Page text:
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A writer is someone who spends years patiently trying to discover the second being inside him, and the world that makes him who he is. When I speak of writing, the image that comes first to my mind is not a novel, a poem, or a literary tradition; it is the person who shuts himself up in a room, sits down at a table, and, alone, turns inward. Amid his shadows, he builds a new world with words. This man-or this woman-may use a typewriter, or profit from the ease of a computer, or write with a pen on paper, as I do. As he writes, he may drink tea or coffee, or smoke cigarettes. From time to time, he may rise from his table to look out the window at the children playing in the street, or, if he is lucky, at trees and a view, or even at a black wall. He may write poems, or plays, or novels, as I do. But all these differences arise only after the crucial task is complete-after he has sat down at the table and patiently turned inward. To write is to transform that inward gaze into words, to study the worlds into which we pass when we retire into ourselves, and to do so with patience, obstinacy, and joy.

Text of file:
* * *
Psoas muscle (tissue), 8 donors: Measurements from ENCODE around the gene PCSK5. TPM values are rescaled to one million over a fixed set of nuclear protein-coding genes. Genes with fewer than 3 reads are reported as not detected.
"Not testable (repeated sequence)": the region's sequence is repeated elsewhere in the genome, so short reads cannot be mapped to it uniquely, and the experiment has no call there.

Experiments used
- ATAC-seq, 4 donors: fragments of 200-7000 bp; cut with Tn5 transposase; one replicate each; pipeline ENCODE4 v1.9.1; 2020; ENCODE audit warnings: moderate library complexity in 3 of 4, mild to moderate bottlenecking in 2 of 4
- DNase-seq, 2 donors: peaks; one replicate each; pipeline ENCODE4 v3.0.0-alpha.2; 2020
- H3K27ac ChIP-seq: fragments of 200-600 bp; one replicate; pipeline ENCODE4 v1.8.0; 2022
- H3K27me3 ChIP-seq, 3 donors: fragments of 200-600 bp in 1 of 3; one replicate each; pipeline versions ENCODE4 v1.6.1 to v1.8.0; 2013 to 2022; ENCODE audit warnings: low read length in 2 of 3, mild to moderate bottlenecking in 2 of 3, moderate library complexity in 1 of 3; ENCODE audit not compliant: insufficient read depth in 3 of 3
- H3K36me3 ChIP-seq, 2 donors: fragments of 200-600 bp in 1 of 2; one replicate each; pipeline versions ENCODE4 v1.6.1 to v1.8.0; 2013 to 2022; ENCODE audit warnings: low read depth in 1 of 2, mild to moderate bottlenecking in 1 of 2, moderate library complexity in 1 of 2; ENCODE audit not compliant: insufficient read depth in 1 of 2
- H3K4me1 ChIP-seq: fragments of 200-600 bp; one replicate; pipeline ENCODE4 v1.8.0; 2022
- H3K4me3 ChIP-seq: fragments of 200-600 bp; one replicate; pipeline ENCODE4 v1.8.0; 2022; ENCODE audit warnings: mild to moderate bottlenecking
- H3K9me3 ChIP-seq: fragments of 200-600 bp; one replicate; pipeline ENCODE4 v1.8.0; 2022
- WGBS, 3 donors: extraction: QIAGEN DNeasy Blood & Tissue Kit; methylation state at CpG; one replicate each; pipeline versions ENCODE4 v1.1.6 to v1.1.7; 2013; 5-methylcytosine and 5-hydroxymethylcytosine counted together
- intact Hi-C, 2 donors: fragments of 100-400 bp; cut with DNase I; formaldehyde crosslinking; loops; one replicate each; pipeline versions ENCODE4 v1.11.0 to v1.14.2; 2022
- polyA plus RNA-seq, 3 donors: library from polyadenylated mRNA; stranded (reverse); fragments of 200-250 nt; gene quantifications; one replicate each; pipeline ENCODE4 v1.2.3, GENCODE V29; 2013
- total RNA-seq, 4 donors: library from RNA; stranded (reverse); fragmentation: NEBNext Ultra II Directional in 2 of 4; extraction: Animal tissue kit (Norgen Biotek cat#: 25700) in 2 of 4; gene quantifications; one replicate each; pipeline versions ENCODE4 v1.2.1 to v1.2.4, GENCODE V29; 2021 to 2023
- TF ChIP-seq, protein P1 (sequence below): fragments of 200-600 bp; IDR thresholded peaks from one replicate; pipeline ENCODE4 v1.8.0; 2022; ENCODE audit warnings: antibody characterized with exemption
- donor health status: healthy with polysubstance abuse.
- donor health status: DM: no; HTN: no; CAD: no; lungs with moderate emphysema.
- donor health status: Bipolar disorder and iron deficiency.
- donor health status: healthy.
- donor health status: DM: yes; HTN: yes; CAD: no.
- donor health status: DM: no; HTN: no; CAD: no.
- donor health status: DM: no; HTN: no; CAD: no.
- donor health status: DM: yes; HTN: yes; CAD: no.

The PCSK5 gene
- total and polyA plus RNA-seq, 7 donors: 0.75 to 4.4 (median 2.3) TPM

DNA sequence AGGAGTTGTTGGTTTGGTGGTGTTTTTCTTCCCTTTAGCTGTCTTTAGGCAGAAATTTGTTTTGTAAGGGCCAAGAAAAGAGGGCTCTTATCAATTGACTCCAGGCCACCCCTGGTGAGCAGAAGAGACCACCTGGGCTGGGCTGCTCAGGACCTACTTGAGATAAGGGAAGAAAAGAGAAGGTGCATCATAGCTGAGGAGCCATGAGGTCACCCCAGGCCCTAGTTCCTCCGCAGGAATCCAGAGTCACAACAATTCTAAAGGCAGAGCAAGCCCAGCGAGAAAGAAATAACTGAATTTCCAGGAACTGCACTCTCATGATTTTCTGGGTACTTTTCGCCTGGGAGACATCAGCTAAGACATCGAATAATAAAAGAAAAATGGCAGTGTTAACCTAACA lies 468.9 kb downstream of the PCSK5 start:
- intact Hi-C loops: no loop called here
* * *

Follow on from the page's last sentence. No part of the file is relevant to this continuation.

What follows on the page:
In an attempt to undermine Wikipedia, which it regards as “anti American, and anti-Christian“, there is now a conservative version, called (you guessed it) Conservapedia. (I won’t give you the link; believe me, you don’t want to visit).
Maxine, over at Petrona, has a wonderful sample of the kind of nonsense you can expect to find there.
And there is also this, from Conservapedia’s page on abortion:
The majority of scientific studies have shown that abortion causes an increase in breast cancer, including 16 out of 17 statistically significant studies. However, like the tobacco industry in the 1950s, the abortion industry has so far kept this important information away from much of the public. This may be due to the profitability of selling fetal parts for Chinese medicine.
And towards the end of the Copernicus entry, there is a really nice surprise:
“To this day, most Protestant countries reject the Copernican theory.”